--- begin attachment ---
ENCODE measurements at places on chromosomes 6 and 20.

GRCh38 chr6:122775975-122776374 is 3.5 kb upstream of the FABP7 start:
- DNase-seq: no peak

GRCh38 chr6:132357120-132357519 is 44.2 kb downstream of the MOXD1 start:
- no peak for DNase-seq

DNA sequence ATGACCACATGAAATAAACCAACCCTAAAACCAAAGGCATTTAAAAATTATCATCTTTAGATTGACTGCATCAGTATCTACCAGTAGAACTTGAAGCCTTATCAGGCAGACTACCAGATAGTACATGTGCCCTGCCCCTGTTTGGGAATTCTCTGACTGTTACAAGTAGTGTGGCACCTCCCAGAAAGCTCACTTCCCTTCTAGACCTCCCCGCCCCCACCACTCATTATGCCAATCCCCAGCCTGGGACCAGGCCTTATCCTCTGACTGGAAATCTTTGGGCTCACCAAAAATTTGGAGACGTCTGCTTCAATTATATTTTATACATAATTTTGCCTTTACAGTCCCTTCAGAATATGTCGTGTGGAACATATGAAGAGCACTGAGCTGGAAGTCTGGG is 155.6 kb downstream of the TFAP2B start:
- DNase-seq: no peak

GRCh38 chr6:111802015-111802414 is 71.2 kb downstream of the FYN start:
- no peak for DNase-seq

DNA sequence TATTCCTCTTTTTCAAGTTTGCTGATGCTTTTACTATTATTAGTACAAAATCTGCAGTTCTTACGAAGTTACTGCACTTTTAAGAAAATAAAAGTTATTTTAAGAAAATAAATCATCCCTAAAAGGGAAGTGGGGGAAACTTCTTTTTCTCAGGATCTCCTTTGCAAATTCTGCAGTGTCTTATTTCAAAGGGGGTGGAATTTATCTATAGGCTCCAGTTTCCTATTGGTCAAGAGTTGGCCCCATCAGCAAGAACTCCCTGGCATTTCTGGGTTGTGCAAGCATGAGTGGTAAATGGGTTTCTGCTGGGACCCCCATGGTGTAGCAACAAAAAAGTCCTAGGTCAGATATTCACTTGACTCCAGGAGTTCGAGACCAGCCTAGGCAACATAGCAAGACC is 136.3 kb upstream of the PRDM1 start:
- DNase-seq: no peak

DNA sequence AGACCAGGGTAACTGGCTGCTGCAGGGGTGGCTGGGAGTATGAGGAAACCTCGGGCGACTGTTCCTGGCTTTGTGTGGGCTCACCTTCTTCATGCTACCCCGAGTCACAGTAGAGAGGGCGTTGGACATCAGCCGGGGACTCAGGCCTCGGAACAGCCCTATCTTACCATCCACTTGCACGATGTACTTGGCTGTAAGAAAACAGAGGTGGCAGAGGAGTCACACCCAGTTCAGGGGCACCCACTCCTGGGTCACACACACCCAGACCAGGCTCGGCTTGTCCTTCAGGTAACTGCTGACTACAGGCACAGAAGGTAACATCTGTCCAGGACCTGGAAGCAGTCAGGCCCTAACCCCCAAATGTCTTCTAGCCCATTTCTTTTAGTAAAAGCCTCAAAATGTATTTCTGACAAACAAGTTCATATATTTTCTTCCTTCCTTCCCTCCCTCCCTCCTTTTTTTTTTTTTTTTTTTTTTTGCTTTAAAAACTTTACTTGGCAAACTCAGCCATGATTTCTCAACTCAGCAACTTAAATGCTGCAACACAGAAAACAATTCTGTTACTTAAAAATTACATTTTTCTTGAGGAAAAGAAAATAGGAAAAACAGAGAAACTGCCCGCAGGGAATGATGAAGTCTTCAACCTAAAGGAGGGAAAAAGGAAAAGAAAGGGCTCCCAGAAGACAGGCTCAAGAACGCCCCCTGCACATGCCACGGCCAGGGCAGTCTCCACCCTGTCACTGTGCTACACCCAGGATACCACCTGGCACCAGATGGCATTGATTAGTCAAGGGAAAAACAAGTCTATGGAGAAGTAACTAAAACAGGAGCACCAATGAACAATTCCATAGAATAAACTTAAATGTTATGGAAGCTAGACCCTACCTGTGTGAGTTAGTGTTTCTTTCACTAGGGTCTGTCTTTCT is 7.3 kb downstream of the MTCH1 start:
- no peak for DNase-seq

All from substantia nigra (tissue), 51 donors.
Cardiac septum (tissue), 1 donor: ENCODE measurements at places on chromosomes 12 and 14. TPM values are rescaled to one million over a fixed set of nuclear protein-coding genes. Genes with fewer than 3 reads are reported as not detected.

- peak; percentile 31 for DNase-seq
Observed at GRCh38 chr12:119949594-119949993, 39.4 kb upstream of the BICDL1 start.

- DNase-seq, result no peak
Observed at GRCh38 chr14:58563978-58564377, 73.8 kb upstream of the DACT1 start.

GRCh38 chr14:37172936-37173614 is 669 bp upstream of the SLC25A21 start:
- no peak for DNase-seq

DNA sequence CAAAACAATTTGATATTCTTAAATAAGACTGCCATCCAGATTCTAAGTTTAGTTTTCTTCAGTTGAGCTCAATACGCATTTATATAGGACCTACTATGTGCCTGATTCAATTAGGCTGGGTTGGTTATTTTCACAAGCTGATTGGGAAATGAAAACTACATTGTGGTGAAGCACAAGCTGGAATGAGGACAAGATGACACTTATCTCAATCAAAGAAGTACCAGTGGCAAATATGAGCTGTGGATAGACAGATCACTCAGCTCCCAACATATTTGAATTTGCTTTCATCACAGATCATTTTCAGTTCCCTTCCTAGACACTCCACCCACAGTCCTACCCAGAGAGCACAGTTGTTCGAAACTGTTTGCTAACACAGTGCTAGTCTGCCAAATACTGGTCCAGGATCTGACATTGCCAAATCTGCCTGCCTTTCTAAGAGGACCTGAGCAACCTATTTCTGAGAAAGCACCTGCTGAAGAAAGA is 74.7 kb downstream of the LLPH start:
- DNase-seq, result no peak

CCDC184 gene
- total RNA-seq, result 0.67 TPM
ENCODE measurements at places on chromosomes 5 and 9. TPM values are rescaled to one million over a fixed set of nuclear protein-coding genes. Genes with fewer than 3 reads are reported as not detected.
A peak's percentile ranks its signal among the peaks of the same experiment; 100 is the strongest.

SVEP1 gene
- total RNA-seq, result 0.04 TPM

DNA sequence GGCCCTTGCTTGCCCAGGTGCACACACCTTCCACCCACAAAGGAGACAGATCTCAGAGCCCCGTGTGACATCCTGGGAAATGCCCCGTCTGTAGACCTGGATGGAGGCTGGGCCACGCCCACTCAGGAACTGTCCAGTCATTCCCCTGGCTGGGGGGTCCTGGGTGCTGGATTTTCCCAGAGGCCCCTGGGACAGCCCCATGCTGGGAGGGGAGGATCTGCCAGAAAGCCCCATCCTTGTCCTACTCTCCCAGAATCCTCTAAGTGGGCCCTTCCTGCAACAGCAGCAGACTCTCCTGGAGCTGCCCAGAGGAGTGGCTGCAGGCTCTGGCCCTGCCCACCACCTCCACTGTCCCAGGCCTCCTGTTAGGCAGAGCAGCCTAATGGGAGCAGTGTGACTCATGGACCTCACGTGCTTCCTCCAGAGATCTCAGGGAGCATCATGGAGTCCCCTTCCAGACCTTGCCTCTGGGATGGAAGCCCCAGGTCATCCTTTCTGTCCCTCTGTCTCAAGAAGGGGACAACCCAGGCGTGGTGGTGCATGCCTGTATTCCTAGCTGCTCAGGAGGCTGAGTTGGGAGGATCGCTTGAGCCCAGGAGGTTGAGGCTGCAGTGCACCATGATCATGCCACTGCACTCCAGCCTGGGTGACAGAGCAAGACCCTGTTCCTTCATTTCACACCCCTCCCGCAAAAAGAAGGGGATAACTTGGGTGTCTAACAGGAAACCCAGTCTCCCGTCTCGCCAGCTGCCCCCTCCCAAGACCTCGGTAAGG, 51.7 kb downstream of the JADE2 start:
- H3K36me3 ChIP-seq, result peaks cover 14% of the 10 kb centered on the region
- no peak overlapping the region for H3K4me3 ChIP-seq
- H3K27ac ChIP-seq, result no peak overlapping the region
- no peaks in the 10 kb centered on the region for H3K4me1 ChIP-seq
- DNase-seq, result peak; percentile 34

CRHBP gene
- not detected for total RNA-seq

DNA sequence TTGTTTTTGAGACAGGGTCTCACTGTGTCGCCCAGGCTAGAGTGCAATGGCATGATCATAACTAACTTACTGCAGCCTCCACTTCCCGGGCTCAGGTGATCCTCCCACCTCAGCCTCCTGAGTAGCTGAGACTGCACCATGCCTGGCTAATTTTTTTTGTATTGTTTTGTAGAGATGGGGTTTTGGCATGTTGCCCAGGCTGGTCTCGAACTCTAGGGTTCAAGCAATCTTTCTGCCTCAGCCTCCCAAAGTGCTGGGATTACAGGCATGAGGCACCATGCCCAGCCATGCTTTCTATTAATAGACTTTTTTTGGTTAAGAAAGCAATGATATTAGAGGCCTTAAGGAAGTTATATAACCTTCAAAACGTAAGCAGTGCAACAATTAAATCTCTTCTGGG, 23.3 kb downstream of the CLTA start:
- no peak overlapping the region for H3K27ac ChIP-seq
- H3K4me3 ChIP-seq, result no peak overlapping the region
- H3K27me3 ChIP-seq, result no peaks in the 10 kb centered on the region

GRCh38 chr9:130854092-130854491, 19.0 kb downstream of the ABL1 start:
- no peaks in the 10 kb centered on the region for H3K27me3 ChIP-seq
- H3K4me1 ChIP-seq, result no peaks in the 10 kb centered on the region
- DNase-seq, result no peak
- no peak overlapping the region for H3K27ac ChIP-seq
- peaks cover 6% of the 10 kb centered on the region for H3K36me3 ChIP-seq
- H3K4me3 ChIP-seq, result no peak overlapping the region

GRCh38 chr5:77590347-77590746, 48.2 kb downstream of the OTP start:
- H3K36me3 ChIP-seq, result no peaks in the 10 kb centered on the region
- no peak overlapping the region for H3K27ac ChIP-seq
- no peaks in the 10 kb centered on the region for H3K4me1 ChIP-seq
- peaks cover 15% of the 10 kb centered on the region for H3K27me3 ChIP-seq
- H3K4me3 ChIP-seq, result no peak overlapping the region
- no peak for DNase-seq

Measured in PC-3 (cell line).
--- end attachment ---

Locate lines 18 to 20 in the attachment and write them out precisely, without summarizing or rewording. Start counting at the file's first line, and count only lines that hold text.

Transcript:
- DNase-seq, result no peak
Observed at GRCh38 chr14:58563978-58564377, 73.8 kb upstream of the DACT1 start.

GRCh38 chr14:37172936-37173614 is 669 bp upstream of the SLC25A21 start: